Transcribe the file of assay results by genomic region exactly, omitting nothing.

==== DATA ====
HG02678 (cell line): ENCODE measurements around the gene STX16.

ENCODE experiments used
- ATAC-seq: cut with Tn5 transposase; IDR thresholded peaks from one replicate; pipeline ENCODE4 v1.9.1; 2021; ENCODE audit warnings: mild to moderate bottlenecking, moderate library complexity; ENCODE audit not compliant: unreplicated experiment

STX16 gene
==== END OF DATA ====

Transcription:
HG02678 (cell line): ENCODE measurements around the gene STX16.

ENCODE experiments used
- ATAC-seq: cut with Tn5 transposase; IDR thresholded peaks from one replicate; pipeline ENCODE4 v1.9.1; 2021; ENCODE audit warnings: mild to moderate bottlenecking, moderate library complexity; ENCODE audit not compliant: unreplicated experiment

STX16 gene